Feb. 18 (Bloomberg) -- Nigeria’s inflation rate fell to 9 percent in January, the lowest level since April 2008, as the effect of a year-earlier reduction in fuel subsidies dropped out of the calculation.
Inflation in Africa’s largest oil producer slowed from 12 percent in December, the Abuja-based National Bureau of Statistics said today in an e-mailed report. The median estimate of seven economists surveyed by Bloomberg was 9.5 percent. Prices rose 0.6 percent in the month.
The January 2012 increase in gasoline prices after President Goodluck Jonathan cut subsidies helped keep inflation above the central bank’s target of less than 10 percent throughout last year. Central bank Governor Lamido Sanusi said last month that the rate may drop close to the target, largely because of “base effects.”
The reduction in the gasoline subsidy in January last year “led to increases in transportation costs as well as secondary effects, as the transportation costs affected both food and non-food prices,” the statistics bureau said in the report. Shocks to prices last year “imply that the year-on-year changes exhibited this year will be muted.”
The Monetary Policy Committee kept its policy rate unchanged at a record-high 12 percent for an eighth consecutive meeting on Jan. 21 after raising it by 575 basis points in 2011 to curb price pressures and support the naira. The bank will hold off on lowering borrowing costs while it monitors government spending and until policy makers see that “lowering rates will not in any way undermine the tremendous achievements we’ve had,” Sanusi said on Jan. 25.
Inflation has been above 10 percent since August 2011. It peaked last year at 12.9 percent in April and June, staying below the central bank’s forecast of as much as 15 percent after the subsidy cut.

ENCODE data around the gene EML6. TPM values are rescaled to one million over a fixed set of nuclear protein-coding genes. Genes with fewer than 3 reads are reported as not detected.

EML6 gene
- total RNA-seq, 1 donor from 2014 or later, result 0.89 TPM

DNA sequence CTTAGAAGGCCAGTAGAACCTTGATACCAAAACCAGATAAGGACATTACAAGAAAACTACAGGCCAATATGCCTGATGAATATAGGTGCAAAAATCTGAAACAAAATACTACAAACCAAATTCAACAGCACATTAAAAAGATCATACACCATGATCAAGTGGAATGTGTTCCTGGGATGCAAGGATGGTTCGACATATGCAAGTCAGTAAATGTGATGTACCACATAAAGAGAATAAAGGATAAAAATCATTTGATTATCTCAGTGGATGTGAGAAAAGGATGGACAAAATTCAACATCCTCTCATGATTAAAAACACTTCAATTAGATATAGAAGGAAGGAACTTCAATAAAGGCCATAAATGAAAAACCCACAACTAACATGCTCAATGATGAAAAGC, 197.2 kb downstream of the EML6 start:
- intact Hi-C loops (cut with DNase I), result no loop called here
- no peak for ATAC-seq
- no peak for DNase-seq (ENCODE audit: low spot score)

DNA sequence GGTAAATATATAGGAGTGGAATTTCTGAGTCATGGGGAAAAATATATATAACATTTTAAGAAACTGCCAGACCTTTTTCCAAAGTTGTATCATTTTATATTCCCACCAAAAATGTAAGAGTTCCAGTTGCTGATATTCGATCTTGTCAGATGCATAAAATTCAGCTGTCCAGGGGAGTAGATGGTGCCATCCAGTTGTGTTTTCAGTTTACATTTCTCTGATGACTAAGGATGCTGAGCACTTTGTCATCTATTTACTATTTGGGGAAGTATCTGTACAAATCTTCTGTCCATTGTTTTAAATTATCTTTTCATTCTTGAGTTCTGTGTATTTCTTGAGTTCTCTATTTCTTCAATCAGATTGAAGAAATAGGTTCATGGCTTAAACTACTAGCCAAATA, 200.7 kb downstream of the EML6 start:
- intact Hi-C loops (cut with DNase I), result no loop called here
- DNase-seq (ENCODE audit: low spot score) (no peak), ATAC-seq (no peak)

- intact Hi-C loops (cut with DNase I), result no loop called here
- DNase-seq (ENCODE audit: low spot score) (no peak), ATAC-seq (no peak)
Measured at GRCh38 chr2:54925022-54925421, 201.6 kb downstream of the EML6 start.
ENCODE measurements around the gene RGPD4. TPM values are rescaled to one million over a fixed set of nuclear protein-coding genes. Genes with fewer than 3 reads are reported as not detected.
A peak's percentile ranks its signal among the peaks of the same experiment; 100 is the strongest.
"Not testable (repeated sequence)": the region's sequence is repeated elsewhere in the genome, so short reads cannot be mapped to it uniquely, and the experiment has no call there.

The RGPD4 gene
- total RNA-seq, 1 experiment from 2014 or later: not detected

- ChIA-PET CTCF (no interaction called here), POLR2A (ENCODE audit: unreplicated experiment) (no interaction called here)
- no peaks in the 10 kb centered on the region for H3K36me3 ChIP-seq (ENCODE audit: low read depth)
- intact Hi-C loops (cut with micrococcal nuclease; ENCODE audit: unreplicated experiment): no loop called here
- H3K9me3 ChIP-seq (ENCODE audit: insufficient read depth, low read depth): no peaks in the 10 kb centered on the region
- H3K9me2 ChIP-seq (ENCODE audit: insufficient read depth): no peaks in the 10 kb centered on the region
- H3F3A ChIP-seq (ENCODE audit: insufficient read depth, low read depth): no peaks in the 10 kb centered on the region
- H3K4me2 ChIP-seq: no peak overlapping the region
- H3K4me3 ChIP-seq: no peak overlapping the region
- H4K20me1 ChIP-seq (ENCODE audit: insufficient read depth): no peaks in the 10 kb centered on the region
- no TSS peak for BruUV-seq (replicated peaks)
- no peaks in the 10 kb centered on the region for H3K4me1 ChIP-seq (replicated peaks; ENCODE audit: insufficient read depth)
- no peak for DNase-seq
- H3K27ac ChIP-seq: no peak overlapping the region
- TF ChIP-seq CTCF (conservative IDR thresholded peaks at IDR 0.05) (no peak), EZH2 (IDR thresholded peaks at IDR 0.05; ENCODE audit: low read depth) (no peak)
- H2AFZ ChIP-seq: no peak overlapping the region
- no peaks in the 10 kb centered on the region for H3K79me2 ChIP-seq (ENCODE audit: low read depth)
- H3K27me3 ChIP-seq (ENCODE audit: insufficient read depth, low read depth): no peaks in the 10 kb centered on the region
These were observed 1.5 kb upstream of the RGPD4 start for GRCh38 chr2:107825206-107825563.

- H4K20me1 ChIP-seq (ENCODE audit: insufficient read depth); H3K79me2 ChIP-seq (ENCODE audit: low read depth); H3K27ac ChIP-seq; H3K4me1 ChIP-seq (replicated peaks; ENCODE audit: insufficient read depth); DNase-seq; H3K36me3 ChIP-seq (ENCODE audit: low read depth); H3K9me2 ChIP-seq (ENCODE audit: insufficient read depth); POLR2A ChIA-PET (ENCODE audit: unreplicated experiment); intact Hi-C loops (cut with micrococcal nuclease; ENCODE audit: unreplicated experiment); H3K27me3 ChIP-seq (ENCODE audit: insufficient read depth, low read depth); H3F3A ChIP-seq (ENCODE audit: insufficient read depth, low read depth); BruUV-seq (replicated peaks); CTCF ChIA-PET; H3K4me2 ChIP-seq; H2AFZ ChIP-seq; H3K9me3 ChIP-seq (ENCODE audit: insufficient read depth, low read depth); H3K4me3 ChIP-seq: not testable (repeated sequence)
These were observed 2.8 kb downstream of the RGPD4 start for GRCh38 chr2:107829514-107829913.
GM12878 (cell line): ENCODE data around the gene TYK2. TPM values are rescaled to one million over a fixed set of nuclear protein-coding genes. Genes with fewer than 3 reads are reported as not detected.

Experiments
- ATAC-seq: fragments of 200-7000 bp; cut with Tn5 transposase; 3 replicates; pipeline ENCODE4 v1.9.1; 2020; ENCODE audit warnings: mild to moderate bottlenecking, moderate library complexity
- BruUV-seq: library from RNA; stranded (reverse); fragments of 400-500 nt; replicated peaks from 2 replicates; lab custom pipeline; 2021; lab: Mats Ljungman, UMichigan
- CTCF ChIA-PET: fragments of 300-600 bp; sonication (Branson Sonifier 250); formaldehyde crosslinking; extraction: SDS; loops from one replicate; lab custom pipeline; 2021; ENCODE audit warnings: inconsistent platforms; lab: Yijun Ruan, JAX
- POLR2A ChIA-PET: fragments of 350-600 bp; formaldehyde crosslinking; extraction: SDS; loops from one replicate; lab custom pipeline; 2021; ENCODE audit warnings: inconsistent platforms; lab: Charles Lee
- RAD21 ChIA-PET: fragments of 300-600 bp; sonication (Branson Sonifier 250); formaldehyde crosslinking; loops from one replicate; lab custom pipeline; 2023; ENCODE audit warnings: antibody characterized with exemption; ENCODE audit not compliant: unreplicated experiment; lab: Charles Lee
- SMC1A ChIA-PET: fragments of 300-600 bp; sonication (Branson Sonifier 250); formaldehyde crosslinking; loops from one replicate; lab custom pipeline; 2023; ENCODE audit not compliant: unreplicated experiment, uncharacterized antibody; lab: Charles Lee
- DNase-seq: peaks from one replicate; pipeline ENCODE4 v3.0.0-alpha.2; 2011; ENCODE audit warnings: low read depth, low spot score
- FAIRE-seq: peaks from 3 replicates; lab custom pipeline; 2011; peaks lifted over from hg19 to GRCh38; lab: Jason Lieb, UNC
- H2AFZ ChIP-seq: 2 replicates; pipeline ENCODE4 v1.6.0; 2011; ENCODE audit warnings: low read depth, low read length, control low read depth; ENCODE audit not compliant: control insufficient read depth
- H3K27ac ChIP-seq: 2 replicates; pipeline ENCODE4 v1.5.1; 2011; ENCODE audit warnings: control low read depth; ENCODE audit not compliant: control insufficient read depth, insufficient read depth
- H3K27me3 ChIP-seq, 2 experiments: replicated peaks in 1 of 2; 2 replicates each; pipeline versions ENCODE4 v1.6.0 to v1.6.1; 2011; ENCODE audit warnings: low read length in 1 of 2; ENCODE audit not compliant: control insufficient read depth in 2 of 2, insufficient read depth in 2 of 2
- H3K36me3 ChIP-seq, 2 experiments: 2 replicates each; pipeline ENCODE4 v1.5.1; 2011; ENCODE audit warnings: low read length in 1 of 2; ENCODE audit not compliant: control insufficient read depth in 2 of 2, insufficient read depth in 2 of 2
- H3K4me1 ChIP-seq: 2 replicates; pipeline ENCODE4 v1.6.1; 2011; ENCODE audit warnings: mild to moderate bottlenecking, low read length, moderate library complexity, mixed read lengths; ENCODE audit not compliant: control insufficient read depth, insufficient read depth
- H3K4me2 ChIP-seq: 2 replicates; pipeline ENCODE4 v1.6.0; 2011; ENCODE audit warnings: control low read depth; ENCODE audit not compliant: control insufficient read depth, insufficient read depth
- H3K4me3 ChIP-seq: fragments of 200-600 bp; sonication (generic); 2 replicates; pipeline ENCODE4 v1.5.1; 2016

“This reading could make the case for a rate cut” in the next MPC meeting on March 19, Societe Generale SA strategists led by Benoit Anne, the London-based head of emerging markets research, said today in an e-mailed note to clients. “We stay bullish on Nigerian assets and like the efforts made by the central bank to stabilize the Naira.”
Core inflation, which excludes agricultural products, rose 11.3 percent in January from a year earlier, compared with 13.7 percent in the previous month, the statistics bureau said.
Food prices, which account for more than half of the consumer price index, rose 10.1 percent in January from a year earlier, down from 10.2 percent in the previous month, the second consecutive easing, the statistics bureau said.
The naira gained 0.2 percent to 157.3 a dollar in the interbank market as of 11:09 a.m. in Lagos, the commercial capital, from a year earlier. Nigeria’s foreign-currency reserves have advanced 33.4 percent $46.7 billion, compared with a year earlier, according to Feb. 14 data compiled by the central bank.
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